Día Internacional de la Mujer Afrodescendiente: What it means to be a Black Latina

Photo by Denise Silva

Twenty-six years ago on this day, Black women from 32 different Latin American and Caribbean countries met together in the Dominican Republic to discuss how to fight against the racism and sexism they face. The day became known a La Día Internacional de la Mujer Afrodescendiente or the International Afro-Latin American and Afro-Caribbean Women Day to be celebrated every 25th of July.  All around Latin American and the Caribbean women come together to celebrate this historic day.

In the article “Mama’s Baby, Papa’s Maybe: An American Grammar Book” written only five years before La Día Internacional de la Mujer Afrodescendiente, Hortense Spillers writes “Let’s face it. I am a marked woman, but not everybody knows my name” and goes on to state the many names Black women are given from “Peaches” to “Granny” to “Miss Ebony First”. I think about all the ways in which I have been marked but also unmarked. Black. Slut. Nigger. Crazy. Chocolate.

As I am marked and unmarked, I am removed of parts of my identity. I become clay for someone to mold and decide how they want to categorize me. From as early as I can remember, I’ve been marked as Black while simultaneously unmarked as Latina. As I struggled to assert my identity as Black and Latina, I felt so lost, misunderstood, and erased.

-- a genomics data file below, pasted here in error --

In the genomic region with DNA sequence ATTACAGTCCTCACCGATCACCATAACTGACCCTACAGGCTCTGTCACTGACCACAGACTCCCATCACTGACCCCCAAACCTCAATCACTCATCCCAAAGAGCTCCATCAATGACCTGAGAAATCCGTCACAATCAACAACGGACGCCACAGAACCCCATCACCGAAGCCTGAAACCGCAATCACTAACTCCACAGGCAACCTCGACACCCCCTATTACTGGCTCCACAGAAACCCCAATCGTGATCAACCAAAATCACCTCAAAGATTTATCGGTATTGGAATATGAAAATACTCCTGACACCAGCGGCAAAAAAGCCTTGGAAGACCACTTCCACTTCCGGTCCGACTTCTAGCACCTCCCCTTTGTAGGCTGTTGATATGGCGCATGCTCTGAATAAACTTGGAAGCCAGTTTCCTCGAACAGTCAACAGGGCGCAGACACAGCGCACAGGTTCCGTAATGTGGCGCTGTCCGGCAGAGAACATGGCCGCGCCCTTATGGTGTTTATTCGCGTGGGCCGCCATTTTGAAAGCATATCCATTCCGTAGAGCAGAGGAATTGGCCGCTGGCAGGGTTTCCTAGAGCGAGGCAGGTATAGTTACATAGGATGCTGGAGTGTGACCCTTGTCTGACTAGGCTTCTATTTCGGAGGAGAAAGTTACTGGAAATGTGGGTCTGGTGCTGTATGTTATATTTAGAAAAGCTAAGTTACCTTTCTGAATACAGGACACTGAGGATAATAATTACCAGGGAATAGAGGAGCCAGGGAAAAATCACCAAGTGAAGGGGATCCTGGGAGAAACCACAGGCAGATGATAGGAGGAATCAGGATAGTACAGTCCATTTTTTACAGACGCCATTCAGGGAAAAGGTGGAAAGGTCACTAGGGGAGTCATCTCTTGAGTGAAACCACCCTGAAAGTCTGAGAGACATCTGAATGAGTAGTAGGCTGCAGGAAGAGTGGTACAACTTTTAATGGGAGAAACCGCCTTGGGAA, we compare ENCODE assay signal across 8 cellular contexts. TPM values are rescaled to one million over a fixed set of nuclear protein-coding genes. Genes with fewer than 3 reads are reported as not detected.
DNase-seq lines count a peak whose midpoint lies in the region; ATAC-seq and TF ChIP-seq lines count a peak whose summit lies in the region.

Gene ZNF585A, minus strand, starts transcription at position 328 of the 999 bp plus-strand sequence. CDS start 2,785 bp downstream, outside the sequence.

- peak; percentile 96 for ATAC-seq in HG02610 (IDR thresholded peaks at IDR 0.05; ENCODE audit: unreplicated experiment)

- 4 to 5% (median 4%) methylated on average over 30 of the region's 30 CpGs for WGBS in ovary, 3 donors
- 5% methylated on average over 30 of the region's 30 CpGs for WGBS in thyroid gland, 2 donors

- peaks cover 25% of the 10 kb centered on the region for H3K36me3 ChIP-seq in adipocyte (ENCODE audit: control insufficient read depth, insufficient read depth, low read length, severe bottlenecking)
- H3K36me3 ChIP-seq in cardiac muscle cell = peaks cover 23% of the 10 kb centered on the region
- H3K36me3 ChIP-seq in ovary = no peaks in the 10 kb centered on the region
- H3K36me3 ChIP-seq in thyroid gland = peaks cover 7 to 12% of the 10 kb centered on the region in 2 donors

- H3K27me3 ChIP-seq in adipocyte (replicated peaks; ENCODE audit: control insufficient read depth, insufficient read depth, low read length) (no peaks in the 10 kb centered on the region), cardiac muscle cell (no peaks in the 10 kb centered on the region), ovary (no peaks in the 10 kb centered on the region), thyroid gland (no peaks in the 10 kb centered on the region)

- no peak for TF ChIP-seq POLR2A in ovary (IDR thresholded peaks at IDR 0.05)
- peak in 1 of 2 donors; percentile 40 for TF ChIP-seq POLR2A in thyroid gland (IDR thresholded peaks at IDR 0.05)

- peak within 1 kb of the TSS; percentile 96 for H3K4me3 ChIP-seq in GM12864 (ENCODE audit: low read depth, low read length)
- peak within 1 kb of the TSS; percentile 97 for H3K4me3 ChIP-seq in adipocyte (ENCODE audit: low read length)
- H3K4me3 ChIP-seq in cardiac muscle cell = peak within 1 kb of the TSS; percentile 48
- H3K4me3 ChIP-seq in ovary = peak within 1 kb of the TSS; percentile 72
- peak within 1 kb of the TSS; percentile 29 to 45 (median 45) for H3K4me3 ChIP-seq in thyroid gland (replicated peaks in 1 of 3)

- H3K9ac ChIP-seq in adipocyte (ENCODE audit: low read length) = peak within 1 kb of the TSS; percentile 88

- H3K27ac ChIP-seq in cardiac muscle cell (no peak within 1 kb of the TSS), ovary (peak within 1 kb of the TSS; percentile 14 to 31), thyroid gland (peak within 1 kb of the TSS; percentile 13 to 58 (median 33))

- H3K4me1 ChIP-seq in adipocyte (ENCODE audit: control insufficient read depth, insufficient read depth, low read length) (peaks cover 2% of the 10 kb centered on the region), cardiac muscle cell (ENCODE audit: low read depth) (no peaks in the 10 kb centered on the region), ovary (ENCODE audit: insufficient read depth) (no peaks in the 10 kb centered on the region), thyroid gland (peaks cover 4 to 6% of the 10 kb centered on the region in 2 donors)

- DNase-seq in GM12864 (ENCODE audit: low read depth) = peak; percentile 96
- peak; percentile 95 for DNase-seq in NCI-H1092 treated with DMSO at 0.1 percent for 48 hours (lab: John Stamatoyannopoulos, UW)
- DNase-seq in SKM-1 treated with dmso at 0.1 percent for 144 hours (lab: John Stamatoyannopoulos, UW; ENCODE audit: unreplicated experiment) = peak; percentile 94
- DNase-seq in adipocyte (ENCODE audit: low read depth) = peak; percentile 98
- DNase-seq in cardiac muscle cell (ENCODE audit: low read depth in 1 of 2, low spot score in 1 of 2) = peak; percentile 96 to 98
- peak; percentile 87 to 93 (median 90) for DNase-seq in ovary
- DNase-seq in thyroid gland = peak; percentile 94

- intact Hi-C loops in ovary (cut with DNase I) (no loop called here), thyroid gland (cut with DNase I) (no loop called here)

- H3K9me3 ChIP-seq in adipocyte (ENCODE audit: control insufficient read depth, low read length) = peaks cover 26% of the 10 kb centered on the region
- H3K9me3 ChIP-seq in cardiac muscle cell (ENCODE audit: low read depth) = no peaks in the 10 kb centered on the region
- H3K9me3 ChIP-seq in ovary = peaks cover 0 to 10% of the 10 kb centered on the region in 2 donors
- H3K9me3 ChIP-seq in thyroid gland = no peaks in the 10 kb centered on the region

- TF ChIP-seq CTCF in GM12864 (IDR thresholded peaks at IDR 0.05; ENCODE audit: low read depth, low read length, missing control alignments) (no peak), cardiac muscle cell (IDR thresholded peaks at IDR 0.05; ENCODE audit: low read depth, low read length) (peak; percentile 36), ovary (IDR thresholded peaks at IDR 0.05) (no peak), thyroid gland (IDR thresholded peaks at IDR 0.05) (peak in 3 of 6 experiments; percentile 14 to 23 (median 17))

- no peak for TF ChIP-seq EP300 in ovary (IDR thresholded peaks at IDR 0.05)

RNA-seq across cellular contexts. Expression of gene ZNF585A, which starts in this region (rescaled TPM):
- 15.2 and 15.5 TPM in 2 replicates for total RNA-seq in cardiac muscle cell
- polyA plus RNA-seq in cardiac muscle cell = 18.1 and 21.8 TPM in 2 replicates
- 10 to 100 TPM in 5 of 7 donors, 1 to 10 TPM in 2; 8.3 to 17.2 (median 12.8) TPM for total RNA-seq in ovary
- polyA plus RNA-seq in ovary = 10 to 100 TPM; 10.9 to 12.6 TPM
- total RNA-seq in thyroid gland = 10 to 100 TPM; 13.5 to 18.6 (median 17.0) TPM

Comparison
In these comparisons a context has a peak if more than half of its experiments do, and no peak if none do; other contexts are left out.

When others see me, they see a Black woman and suddenly the many ideas of what they think a Black woman should be materialize. A Black woman is hypersexual while simultaneously undesirable. A Black woman is loud when she should be quiet. A Black woman is unworthy of love, respect, or admiration.

Today and every day, I refuse to let the marks others give me define me. I will mark myself. I mark myself as a Black Latina, unapologetic, a loyal friend, a fighter and so much more. This day reminds me to reclaim and reassert my identity as a Black Latina. It reminds me that I am more than my oppression. It reminds me of the community of amazing Black women, especially Black Latinas, that I have in my life. It reminds me of how beautiful it is to be a Black Latina.

Standing in the beautiful but at times difficult intersection of being Black, Latina, and woman, I must reconcile the various aspects of my identity and find beauty in them. Twenty-six years ago Black women from all over the Caribbean and Latin America met together to assert our worth, demand respect, and most importantly create a space of love. For that, I am forever grateful.



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